Mortgage approvals fall to five-year low

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The Independent Online

The number of mortgage approvals by the major banks hit a five-low year last month, according to a report from the UK's major banks that also offered faint hopes of an upturn.

The number of mortgage approvals by the major banks hit a five-low year last month, according to a report from the UK's major banks that also offered faint hopes of an upturn.

The British Bankers' Association (BBA) said approvals - loans agreed but not yet made - fell 38 per cent in December on a year ago to 40,201.

The volume of lending also fell with gross mortgage loans reaching £14.2bn in December, 3 per cent lower than November and 10 per cent lower than December 2003.

The BBA said the fall in approvals pointed to continued "subdued" lending in the early months of this year.

Some City economists said December's figures could point to some stabilisation after seven straight months of falls.

Malcolm Barr, at JP Morgan Chase, said the annual fall in approvals was better than November's 42.5 per cent slump and was the first such increase since May last year. He said the improvement was consistent with a small rise in the number of approvals in the Bank of England figures published next week.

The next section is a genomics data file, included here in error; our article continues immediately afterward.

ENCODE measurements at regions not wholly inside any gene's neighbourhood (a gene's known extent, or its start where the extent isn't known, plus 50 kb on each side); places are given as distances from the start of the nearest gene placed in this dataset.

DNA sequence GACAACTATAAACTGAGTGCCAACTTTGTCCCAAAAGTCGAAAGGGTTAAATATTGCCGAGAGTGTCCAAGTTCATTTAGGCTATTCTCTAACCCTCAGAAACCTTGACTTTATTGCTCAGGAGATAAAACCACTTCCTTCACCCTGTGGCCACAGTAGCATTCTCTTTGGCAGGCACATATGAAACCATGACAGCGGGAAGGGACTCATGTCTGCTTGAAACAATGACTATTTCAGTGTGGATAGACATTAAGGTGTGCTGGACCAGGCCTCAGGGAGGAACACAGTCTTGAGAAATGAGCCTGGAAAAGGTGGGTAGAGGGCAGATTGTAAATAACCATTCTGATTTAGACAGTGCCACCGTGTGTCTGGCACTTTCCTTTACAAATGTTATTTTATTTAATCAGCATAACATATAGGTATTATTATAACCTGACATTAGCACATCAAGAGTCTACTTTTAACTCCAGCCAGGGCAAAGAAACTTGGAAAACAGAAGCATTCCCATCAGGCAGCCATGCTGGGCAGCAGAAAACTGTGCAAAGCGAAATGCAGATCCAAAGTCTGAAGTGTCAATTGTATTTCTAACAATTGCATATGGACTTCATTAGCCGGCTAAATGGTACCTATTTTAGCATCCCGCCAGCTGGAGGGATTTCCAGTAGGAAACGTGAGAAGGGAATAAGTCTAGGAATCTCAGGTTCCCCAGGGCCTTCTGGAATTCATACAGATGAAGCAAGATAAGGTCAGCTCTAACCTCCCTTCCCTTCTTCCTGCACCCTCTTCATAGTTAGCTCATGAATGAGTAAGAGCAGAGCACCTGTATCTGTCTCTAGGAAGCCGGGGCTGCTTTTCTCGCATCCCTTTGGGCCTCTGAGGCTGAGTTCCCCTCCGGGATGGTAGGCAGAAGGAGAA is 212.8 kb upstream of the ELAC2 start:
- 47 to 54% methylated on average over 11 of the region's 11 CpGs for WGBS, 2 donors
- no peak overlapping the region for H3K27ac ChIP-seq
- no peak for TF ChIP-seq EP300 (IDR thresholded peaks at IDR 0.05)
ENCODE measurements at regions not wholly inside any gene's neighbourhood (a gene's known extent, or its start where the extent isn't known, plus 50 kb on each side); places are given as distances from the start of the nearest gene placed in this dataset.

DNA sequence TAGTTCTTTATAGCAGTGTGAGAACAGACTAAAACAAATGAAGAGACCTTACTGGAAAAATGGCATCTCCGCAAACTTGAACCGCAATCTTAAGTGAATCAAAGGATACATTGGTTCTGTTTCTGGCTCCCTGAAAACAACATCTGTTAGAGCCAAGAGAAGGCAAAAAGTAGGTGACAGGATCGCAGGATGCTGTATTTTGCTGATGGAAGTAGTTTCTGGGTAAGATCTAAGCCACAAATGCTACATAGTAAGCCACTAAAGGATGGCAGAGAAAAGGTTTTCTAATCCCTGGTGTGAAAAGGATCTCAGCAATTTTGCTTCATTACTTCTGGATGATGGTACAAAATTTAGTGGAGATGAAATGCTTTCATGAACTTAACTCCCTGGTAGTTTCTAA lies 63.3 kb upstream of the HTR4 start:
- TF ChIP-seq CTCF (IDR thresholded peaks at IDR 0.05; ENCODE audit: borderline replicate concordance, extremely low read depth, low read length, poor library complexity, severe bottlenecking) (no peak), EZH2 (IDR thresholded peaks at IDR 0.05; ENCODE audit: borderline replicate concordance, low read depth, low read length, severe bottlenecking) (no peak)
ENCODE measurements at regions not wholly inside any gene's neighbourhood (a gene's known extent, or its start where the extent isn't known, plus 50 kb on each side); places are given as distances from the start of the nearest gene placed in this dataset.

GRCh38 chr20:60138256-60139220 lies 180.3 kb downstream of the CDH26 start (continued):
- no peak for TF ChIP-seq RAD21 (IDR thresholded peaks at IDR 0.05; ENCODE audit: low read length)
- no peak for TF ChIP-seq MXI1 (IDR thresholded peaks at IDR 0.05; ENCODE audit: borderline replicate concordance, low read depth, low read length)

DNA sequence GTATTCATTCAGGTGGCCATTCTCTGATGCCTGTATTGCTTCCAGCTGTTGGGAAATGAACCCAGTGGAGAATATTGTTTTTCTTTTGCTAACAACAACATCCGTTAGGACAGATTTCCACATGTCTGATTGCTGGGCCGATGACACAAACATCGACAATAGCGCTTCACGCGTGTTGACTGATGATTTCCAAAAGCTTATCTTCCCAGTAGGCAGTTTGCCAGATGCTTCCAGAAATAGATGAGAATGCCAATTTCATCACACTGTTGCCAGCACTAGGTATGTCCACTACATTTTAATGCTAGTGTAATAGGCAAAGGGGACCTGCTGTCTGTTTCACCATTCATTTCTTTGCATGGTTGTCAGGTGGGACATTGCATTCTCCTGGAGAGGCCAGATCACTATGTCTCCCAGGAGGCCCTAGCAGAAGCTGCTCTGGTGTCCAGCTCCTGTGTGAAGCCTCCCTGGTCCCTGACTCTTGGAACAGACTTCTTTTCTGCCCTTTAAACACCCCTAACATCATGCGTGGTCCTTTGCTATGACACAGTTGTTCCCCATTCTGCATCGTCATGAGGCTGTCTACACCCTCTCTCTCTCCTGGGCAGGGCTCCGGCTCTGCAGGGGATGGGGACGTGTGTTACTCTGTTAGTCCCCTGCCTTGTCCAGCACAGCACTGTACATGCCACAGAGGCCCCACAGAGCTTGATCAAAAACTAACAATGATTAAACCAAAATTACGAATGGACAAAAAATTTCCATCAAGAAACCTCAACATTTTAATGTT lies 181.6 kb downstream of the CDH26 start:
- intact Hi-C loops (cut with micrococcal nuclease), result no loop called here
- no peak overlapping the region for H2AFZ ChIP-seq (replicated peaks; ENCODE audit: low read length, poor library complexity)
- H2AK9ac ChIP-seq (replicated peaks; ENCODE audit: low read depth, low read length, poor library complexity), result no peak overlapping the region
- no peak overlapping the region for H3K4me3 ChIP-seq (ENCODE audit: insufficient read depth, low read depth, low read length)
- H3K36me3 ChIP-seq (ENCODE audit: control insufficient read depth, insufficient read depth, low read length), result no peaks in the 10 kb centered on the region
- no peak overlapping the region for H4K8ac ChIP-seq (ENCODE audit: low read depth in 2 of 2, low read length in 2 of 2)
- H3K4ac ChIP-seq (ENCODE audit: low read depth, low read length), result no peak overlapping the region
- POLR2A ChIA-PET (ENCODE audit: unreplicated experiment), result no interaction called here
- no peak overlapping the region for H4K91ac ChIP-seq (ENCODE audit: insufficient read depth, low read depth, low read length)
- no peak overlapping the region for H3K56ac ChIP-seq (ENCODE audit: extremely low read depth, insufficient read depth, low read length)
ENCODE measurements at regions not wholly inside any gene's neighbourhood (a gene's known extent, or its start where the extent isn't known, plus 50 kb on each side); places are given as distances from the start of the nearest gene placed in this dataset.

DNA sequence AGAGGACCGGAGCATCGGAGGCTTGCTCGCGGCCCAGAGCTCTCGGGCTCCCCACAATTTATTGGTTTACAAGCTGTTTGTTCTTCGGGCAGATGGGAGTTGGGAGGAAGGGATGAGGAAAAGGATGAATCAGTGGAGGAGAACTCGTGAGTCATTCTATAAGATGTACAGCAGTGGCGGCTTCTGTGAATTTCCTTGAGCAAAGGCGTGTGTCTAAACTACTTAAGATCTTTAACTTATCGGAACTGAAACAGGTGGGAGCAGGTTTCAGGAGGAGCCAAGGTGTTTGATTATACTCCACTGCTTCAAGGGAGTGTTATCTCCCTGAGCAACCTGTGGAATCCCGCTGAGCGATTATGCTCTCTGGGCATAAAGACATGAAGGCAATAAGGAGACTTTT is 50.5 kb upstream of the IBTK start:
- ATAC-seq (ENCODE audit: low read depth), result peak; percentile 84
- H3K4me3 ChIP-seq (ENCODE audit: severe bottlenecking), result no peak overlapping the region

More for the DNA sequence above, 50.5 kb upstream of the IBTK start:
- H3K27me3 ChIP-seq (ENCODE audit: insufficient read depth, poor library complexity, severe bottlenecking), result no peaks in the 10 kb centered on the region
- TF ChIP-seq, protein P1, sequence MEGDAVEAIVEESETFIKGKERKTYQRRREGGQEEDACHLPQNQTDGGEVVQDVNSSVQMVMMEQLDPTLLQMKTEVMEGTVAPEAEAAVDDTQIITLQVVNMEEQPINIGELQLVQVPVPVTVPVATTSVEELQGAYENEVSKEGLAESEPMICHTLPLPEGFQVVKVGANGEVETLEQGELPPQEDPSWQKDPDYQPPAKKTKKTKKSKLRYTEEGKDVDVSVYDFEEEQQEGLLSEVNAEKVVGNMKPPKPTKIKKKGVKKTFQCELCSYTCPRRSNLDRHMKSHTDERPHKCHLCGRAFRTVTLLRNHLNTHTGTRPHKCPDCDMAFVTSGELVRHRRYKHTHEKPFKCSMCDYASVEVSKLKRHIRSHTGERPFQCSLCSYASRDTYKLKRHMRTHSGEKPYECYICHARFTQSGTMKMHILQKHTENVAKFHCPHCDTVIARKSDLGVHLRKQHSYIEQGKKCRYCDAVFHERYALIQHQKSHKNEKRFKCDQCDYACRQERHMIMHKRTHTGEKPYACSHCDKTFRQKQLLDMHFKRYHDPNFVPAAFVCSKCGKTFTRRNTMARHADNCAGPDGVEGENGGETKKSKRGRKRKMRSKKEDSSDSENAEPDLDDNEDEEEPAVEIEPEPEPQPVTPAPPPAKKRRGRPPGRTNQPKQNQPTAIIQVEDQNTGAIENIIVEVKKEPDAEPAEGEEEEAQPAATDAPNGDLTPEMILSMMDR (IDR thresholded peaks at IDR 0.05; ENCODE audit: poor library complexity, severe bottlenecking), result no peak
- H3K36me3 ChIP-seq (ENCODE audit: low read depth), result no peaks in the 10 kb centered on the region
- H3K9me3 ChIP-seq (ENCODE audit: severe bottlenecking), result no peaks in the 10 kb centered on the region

"The bulk of the decline in mortgage approvals is likely to be in the past rather than in the future," he said. "The scope for further big declines in approvals looks limited".

The news has been mixed so far in the new year, with Nationwide building society and Rightmove, an estate agents' website, reporting rises but Hometrack, a rival site, showing a fall. Halifax, the largest mortgage lender, publishes its index next week.

Howard Archer at the consultants Global Insight said it appeared that rising interest rates and worsening affordability had curbed the volume of activity in the market rather than forced down prices.

Later today Halifax will publish figures showing that first-time buyers in all 12 regions of the UK have now been caught within the stamp duty net.

The doubling of prices over the past five years and the failure to raise the tax threshold since 1993 has increased the revenue from stamp duty ninefold in those 11 years, the bank said. The tax take has jumped to an estimated £4.3bn in the current tax year from £465m in 1993 when London was the only region where the average first-time buyer paid the duty.

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